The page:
I continued watching this one, still with Paulogia:
Eric Hovind vs Bill Nye - The Lost Debate - Population destroys Evolution
Paulogia : 31 May 2017
Here is where it gets interesting, as in something to argue about:
- 9:29 "how fast it takes for the population to double"
Well, actually, there is no set speed.
It does not depend on human reproduction only, but on how many couples form and how they have occasions to make children - which is also socially conditioned. You conquer uncharted territory, your teens can marry as soon as they are physically ready. At least if they can farm, hunt, or provide farmers and hunters with other useful things.
You live in a population which has been in place for some time?
Well, crowding, competition about work (both making enterprises and getting employed in them involves some, usually), jealousies and meannesses you can't get away from etc : I am nearly fifty and still not married.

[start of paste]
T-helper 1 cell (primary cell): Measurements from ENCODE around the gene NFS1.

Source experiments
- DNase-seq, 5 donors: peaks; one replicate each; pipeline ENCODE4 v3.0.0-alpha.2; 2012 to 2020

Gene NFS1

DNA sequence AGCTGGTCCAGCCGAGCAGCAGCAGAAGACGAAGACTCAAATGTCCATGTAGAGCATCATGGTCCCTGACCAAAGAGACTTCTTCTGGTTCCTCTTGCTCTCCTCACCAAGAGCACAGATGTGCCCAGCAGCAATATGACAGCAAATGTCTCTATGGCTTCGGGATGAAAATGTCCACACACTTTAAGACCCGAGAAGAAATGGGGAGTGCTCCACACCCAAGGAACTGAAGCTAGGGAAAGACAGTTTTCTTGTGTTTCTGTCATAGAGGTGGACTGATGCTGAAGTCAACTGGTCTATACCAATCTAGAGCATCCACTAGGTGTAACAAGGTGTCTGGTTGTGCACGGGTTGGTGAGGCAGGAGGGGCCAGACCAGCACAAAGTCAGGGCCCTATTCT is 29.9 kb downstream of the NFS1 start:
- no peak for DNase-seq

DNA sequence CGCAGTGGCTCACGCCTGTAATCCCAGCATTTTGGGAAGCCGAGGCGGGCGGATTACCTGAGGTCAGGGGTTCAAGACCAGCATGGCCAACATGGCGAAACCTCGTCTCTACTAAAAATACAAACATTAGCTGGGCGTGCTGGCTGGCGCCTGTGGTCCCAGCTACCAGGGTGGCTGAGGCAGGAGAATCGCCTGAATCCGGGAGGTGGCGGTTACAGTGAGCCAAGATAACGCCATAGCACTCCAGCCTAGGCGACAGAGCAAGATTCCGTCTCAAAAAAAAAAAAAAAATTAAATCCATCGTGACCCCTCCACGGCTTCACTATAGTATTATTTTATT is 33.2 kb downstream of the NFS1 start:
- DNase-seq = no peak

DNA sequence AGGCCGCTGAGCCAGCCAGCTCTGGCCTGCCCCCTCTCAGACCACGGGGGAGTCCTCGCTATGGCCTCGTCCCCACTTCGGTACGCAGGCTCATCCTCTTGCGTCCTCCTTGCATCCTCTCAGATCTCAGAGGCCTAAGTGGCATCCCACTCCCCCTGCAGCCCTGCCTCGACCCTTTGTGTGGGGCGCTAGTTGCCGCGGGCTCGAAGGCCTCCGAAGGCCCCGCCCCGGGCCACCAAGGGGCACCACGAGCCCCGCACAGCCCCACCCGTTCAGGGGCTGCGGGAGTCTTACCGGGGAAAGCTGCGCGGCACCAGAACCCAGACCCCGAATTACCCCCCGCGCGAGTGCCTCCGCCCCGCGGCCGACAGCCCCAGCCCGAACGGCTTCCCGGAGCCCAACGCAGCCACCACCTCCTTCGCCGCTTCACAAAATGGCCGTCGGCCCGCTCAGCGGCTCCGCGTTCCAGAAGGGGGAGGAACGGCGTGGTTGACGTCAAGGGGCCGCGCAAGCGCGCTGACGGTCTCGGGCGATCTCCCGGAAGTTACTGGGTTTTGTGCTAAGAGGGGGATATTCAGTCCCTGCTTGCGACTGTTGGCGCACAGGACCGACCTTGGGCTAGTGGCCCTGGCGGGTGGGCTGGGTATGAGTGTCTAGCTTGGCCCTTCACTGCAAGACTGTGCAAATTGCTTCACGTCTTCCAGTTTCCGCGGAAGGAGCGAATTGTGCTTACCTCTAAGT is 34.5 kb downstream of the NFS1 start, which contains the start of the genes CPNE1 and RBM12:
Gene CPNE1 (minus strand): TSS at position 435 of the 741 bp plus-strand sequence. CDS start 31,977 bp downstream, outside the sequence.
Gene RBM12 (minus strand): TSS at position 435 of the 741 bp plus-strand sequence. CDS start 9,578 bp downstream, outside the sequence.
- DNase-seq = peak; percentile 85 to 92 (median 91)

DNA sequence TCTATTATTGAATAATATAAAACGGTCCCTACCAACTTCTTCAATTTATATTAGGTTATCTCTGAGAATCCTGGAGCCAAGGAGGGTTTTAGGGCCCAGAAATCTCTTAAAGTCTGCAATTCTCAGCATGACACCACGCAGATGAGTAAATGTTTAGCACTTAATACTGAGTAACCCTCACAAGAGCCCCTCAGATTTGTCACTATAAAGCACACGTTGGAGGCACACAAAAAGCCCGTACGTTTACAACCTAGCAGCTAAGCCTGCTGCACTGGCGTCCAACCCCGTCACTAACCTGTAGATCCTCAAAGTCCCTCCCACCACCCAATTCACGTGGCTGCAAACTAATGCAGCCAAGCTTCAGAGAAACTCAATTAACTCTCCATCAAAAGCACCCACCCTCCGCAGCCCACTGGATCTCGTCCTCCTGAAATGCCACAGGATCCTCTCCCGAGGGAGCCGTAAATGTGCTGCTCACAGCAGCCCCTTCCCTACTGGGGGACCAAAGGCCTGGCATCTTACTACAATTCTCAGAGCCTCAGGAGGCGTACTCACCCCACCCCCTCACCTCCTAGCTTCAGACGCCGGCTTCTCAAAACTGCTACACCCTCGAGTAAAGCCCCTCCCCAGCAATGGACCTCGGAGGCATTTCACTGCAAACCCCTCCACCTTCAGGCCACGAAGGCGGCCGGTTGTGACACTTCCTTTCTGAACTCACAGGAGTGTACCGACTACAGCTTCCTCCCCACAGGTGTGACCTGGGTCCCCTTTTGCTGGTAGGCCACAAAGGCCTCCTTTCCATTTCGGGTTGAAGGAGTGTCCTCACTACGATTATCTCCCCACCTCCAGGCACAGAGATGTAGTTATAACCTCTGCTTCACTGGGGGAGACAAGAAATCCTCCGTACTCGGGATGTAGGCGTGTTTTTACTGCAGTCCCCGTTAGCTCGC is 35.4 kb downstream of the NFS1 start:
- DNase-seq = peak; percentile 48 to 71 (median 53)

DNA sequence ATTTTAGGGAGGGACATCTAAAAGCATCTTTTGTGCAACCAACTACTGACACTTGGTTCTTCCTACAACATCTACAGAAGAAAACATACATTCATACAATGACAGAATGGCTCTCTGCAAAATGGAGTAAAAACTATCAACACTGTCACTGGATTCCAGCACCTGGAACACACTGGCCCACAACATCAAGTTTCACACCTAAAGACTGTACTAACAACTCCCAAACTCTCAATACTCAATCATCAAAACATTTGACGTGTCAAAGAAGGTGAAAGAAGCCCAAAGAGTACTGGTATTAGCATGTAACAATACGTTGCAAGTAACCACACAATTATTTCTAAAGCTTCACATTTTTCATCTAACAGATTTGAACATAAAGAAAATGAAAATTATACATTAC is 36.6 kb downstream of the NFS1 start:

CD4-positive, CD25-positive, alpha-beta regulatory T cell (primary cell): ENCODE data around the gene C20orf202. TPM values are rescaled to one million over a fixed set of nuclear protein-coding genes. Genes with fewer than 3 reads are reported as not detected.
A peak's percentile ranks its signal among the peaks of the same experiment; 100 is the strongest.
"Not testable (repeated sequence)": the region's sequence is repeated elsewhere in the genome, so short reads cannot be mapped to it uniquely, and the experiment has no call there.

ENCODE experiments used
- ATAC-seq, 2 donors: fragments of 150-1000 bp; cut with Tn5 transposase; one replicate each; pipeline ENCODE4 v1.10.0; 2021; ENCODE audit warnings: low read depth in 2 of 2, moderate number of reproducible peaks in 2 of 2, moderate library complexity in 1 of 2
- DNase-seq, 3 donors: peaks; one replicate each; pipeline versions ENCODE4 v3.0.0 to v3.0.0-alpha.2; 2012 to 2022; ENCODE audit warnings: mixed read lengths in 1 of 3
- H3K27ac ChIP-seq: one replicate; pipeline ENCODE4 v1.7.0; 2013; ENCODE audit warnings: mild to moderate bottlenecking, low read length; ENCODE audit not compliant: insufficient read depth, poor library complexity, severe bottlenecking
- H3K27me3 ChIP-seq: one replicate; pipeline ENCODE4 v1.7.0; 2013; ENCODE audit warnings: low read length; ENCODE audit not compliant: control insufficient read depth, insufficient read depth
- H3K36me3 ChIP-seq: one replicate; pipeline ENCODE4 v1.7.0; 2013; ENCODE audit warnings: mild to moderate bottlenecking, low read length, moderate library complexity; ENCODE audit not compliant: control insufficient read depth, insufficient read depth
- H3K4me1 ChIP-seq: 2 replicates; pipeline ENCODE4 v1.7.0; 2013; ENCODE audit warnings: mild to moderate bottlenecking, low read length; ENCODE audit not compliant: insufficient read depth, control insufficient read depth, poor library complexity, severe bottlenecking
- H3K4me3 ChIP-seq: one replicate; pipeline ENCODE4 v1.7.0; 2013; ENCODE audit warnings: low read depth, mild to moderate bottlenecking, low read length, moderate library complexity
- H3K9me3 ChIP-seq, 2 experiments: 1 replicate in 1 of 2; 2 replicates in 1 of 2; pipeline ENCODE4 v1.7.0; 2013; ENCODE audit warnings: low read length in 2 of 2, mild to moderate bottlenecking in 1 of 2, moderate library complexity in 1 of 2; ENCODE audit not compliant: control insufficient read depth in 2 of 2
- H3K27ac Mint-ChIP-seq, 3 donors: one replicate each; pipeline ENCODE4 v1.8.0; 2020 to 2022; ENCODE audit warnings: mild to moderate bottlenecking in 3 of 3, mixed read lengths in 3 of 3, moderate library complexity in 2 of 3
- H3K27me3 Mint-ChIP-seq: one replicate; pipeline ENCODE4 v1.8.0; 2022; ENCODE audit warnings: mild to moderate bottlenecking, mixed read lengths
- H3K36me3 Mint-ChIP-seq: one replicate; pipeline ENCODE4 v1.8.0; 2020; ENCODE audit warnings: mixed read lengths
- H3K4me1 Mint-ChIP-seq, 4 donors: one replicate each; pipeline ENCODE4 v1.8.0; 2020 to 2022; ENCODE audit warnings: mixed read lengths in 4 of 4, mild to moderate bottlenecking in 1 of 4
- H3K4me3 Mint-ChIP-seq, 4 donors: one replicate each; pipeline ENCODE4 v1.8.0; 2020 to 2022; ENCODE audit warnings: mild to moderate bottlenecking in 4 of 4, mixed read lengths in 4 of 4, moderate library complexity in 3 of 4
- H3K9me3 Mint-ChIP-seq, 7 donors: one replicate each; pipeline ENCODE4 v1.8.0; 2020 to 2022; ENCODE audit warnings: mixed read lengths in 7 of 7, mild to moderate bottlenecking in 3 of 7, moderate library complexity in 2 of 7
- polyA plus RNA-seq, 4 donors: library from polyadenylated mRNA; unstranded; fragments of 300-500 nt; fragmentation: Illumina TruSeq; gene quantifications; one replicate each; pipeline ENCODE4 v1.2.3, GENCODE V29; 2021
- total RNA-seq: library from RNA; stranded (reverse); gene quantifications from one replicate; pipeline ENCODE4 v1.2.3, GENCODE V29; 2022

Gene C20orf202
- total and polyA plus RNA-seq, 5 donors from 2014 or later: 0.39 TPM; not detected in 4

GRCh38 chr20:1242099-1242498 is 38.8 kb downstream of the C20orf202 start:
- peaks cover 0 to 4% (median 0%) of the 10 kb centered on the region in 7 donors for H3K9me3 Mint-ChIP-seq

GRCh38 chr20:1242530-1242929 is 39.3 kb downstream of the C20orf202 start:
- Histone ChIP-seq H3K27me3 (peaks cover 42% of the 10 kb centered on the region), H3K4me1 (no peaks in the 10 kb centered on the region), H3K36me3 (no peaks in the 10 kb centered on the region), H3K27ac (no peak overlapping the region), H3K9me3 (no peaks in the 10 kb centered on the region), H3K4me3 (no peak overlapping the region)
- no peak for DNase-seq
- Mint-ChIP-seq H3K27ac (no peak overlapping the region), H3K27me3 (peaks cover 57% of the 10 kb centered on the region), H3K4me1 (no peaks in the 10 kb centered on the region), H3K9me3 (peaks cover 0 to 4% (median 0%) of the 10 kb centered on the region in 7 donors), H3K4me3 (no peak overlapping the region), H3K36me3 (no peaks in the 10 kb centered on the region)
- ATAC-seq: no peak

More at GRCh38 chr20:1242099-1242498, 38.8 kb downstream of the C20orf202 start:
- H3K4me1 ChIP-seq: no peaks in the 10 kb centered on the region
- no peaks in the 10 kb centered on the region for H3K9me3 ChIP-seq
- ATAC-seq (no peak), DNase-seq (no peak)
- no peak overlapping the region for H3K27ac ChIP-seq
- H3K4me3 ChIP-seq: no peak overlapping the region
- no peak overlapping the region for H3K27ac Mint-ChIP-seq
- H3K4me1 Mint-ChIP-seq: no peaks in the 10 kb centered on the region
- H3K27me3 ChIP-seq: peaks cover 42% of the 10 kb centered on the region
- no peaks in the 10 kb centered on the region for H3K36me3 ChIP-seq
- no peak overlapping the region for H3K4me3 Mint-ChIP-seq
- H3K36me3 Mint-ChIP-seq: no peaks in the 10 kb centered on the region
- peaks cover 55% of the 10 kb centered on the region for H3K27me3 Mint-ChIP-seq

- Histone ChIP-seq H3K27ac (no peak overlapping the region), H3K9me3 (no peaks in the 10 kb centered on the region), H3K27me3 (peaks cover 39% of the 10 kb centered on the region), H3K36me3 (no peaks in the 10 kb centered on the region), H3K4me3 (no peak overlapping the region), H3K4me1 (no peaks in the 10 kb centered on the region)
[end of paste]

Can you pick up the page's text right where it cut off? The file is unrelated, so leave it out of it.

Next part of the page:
Ergo, you can't project one speed to all situations.
No, mathematics is not the correct disipline for studying this problem.
Bill Nye is wrong.
2 to 10 is 1024
2 to 20 is 1 048 576
2 to 30 is 1 073 741 824
2 to 32 is 4 294 967 296
2 to 33 is 8 589 934 592
In other words, if exponentiality as such were the only relevant thing, we would be just a bit more than 32 but a bit less than 33 generations from one couple.
In other words, here is a non-mathematical problem.
Medium of one population is actually sth like 33 years, and 33 generations back would be, therefore 1089 years back.
- 13:55 Here is one YEC idea which needs revising. Growth rates of human population are not standardised.